51 min
Equity Dive: Edtech’s 2020 wakeup call
Hello and welcome back to Equity, TechCrunch’s venture capital-focused podcast (now on Twitter!), where we unpack the numbers behind the headlines. This week, we're doing a first-ever for the show and taking a deep dive into one specific sector: Edtech. Natasha Mascarenhas has covered education technology since Stanford first closed down classes in the wake of the coronavirus pandemic. In the wake of the historic shuttering of much of the United States' traditional institutions of education, the sector has formed new unicorns, attracted record-breaking venture capital totals, and most of all, enjoyed time in a long-overdue spotlight. For this Equity Dive, we zero into one part of that conversation: Edtech's impact on higher education. We brought together Udacity co-founder and Kitty Hawk CEO Sebastian Thrun, Eschaton founder and college drop-out Ian Dilick, and Cowboy Ventures investor Jomayra Herrera to answer our biggest questions. Here's what we got into: * How the state of remote school is leading to gap years among students * A framework for how to think of higher education's main three products (including which is most defensible over time) * What learnings we can take from this COVID-19 experiment on remote schooling to apply to the future * Why ed-tech is flocking to the notion of life-long learning * And the reality of who self-paced learning serves -- and who it leaves out And much, much more. If you celebrate, thank you for spending part of your Thanksgiving with the Equity crew. We're so thankful to have this platform and audience, and it means a ton that y'all tune in each week. Finally, if you liked this format and want to see more, feel free to tweet us your thoughts or leave us a review on Apple Podcasts. Talk soon!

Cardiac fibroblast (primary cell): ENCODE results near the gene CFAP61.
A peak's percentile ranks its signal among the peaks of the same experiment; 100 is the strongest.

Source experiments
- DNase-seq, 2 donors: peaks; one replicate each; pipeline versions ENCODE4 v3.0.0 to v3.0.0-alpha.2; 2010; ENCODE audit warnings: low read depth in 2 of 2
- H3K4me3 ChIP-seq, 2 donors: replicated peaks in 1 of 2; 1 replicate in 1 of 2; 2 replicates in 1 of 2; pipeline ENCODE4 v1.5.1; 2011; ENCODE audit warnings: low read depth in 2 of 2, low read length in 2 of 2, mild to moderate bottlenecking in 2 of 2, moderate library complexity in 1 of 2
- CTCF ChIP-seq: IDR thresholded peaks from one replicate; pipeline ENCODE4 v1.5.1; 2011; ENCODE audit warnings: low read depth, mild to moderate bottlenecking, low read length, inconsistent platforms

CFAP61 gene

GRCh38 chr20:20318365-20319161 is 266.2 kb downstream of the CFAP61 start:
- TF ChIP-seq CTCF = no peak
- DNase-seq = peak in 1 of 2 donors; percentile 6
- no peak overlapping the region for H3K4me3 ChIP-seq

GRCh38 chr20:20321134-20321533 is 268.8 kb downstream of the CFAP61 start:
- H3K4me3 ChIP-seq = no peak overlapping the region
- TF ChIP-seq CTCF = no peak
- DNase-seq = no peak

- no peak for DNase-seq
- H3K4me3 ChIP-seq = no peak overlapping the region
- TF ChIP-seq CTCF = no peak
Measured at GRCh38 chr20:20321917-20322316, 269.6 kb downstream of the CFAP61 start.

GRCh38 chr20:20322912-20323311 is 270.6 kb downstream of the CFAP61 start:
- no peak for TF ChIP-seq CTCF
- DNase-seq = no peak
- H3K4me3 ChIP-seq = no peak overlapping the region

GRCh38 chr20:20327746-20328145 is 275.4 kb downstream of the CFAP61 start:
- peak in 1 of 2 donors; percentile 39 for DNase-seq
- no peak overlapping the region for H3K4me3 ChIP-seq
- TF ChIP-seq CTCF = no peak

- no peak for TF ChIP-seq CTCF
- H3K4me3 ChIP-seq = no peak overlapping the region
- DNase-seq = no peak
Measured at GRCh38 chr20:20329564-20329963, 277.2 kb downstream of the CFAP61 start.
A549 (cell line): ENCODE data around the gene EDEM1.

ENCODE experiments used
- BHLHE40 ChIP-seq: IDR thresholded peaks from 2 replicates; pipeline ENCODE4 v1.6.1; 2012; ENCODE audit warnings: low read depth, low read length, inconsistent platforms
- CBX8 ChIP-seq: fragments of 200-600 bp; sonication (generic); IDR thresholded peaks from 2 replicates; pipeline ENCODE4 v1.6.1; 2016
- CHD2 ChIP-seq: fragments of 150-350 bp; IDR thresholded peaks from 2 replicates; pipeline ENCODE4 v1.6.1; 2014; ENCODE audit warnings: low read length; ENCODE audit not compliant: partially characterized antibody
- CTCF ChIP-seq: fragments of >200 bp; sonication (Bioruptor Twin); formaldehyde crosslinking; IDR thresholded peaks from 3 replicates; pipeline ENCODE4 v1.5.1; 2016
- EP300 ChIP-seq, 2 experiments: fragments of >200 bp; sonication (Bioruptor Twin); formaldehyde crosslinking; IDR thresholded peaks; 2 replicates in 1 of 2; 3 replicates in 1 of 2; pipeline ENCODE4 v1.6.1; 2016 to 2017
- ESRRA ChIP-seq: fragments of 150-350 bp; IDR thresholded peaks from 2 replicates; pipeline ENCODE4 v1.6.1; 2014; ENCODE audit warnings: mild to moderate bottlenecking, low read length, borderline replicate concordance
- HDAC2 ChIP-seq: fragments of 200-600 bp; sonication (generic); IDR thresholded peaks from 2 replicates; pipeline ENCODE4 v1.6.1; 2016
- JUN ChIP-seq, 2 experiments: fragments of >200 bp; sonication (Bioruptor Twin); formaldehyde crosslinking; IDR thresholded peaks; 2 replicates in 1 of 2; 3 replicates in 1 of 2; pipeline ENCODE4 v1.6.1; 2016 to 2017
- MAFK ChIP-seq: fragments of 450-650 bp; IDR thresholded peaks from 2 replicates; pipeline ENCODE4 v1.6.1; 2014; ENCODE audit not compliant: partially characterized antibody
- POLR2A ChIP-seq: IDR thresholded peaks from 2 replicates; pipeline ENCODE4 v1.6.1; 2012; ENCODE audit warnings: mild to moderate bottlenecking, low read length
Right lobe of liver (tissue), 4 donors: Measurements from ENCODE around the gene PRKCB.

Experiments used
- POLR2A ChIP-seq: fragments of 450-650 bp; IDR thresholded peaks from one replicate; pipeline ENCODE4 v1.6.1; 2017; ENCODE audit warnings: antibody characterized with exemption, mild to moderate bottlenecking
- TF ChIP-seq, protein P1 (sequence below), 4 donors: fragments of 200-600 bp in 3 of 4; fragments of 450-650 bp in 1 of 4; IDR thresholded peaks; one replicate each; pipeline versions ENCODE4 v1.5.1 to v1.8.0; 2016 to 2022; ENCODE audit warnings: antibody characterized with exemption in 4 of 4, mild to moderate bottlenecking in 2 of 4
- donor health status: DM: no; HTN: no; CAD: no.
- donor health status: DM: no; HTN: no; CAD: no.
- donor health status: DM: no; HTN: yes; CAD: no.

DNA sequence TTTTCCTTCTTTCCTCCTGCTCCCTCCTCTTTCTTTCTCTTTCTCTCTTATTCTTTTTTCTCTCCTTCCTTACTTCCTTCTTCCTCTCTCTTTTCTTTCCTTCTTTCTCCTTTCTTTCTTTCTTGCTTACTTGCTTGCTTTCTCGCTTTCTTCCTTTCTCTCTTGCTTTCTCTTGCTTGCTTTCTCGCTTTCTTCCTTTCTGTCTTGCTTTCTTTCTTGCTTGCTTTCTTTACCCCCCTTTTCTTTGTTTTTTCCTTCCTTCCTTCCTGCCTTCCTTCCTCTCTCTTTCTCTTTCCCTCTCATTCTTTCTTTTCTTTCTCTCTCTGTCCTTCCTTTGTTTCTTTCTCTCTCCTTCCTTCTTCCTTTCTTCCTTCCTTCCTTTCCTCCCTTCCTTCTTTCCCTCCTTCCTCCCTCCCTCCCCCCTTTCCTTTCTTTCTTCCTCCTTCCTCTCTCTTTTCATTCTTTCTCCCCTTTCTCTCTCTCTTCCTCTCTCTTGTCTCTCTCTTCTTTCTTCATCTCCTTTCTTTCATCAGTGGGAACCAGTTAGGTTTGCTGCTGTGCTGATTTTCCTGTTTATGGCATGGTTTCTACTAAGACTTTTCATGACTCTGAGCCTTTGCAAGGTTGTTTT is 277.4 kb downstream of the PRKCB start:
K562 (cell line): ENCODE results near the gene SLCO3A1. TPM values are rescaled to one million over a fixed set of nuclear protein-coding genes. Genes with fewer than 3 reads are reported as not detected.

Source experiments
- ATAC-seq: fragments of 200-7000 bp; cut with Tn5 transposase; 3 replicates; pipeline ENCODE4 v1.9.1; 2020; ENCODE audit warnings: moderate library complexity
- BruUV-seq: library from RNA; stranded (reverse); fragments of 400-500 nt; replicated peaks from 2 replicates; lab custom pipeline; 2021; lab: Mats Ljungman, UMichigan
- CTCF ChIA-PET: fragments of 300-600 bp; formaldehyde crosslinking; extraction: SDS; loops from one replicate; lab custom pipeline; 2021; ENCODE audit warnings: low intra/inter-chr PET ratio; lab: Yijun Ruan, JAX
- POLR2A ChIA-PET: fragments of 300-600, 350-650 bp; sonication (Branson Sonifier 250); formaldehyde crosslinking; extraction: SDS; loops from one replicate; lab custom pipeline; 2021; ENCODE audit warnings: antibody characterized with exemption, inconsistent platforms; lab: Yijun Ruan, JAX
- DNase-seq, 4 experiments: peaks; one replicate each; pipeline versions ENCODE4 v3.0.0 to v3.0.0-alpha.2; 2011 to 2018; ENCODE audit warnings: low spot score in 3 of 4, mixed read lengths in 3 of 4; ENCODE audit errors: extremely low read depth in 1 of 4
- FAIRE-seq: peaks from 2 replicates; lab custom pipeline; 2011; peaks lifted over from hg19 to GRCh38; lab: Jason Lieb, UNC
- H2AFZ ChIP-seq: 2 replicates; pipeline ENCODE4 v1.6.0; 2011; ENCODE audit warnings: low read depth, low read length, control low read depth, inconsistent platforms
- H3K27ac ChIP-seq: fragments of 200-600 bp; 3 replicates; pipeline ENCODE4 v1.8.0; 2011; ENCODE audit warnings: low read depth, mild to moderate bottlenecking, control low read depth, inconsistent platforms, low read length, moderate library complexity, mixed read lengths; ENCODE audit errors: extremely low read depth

26 min
16 Minutes News by a16z
16 Minutes News by a16z
Andreessen Horowitz
Transparency in Pricing, Ruling Healthcare